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(P851) Hazard Assessment of Seep Waters Along Whitewood Creek, South Dakota, Using Fathead Minnow.
Buhl, Kevin*,1, Hamilton, Steven1, 1 U.S. Geological Survey, Yankton, SD, USA
ABSTRACT- Mine tailings have been deposited along Whitewood Creek in South Dakota for over 100 years. When water leaches through the tailings it dissolves trace elements and carries them to the groundwater, which enters the creek at various seeps. We evaluated the toxicity of seep water from five sites to larval fathead minnow (Pimephales promelas) using 4-day static renewal exposures. Water was collected daily from three locations at each site: above the seep (reference creek water), from the seep, and below the seep (mixing zone in creek). Each water sample collected for toxicity testing was subsampled for analysis of trace elements and general water quality. Survival of fathead minnow exposed to full strength seep water and mixing zone water (87-100%) was not significantly reduced compared to that of fish in creek water (97-100%). Full strength seep water had significantly higher concentrations of arsenic at four sites and nickel at three sites compared to creek water. Conversely, creek water had significantly higher concentrations of total mercury at four sites and copper at one site compared to seep water. Concentrations of beryllium, cadmium, chromium, lead, selenium, and zinc were similar in creek and seep waters. Although these seep waters did not pose an acute hazard to fathead minnow, additional studies are needed to assess their chronic hazard potential to fishery resources in the creek. Moreover, the present study only tested 5 of the 52 seeps identified by federal and state resource agencies and it is not known what trace elements the other 47 seeps are contributing to the creek or their hazard potential to native aquatic biota.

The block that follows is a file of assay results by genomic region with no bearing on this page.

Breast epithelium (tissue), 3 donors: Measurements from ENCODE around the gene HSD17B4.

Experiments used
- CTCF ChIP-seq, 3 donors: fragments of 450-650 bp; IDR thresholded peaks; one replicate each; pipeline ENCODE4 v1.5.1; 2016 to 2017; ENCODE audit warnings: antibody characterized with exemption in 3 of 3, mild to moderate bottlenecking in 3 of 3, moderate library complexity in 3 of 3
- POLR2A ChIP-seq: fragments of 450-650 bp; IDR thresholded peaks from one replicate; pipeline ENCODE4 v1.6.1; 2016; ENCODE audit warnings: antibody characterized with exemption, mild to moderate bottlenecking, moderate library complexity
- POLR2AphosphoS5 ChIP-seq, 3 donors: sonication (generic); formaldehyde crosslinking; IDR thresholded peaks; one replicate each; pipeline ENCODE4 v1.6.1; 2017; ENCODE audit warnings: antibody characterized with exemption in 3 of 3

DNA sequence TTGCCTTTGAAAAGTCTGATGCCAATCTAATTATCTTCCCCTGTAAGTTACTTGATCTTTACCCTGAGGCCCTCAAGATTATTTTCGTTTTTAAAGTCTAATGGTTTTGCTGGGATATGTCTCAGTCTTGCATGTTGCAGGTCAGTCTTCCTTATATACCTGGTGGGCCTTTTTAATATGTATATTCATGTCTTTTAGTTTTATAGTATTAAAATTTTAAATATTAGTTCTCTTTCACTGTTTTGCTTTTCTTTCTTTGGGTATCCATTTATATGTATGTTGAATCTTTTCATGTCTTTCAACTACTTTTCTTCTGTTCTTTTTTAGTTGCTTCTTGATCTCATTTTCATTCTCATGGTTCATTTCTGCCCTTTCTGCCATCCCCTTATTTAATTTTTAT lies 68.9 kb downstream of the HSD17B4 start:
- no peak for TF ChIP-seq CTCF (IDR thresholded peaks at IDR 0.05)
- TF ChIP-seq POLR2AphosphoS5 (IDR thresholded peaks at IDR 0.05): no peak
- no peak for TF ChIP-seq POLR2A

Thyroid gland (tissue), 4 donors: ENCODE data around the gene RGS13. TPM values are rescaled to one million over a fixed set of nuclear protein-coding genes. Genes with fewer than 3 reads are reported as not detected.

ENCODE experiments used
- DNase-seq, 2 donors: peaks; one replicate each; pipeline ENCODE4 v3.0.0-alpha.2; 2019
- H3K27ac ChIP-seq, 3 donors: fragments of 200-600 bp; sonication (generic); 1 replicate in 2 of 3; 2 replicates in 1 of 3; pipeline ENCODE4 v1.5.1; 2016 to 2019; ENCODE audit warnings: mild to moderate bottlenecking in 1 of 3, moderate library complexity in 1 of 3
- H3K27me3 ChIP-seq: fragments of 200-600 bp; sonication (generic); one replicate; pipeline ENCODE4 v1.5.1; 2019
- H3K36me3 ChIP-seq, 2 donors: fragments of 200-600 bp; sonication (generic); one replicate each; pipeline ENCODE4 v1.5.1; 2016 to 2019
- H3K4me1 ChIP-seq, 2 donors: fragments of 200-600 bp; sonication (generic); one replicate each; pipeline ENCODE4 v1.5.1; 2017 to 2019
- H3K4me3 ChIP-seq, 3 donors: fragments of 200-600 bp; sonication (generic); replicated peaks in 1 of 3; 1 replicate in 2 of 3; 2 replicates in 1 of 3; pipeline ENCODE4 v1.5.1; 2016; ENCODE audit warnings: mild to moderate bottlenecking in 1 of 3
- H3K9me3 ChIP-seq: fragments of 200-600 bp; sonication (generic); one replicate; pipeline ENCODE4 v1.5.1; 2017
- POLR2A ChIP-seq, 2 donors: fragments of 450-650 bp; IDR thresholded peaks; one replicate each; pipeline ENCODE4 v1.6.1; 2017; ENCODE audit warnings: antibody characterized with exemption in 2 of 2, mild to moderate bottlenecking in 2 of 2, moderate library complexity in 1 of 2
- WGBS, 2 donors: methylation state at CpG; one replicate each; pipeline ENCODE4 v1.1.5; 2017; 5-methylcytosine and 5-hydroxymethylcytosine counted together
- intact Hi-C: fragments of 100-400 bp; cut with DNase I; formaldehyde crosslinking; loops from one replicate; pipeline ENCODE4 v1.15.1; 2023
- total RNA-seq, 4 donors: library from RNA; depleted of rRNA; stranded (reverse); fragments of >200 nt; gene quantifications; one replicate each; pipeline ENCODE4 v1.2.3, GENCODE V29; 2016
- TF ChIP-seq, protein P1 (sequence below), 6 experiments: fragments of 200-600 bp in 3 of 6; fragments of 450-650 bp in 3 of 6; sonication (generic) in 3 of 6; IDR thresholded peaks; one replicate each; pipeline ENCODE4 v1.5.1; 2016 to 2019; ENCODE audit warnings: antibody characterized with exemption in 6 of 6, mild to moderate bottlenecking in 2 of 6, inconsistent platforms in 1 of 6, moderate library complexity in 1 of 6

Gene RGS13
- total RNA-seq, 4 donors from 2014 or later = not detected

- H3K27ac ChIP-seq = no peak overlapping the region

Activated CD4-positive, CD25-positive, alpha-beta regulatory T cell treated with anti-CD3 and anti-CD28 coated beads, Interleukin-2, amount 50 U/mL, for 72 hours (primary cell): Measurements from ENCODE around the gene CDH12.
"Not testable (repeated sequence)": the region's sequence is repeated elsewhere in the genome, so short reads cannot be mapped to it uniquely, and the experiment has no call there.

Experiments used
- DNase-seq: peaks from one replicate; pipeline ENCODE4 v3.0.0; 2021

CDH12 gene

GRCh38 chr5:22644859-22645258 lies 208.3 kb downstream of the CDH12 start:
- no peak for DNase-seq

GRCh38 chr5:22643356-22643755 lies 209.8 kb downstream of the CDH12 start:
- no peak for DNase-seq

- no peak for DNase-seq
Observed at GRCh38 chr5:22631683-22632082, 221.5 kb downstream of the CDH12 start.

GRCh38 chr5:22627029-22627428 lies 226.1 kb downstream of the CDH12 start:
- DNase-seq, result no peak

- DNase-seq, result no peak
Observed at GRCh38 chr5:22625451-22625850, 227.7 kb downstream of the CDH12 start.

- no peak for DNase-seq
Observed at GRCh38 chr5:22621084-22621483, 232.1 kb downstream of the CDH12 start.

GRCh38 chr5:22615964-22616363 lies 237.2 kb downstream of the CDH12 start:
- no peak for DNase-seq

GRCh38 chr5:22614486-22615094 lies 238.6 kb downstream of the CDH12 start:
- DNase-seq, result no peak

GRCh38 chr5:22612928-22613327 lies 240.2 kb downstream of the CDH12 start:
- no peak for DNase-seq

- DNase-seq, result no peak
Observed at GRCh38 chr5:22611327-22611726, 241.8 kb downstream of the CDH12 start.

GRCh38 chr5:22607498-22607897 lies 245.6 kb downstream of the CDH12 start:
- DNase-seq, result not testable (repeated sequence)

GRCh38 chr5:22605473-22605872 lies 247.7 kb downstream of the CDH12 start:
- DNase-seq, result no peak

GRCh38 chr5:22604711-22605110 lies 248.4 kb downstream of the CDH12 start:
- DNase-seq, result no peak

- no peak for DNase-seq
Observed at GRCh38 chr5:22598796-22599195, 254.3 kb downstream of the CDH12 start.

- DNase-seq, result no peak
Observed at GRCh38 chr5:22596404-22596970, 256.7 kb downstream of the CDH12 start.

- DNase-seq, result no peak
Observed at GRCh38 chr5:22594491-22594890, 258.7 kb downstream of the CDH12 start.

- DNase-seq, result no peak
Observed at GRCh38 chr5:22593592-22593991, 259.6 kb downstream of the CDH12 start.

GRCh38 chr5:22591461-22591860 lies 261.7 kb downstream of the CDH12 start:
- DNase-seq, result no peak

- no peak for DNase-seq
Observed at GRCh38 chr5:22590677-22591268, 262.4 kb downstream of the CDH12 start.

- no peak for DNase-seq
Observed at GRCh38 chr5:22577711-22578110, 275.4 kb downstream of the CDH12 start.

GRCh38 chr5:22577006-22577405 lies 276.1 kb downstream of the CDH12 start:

Key words: seep water, metals, acute toxicity, fathead minnow
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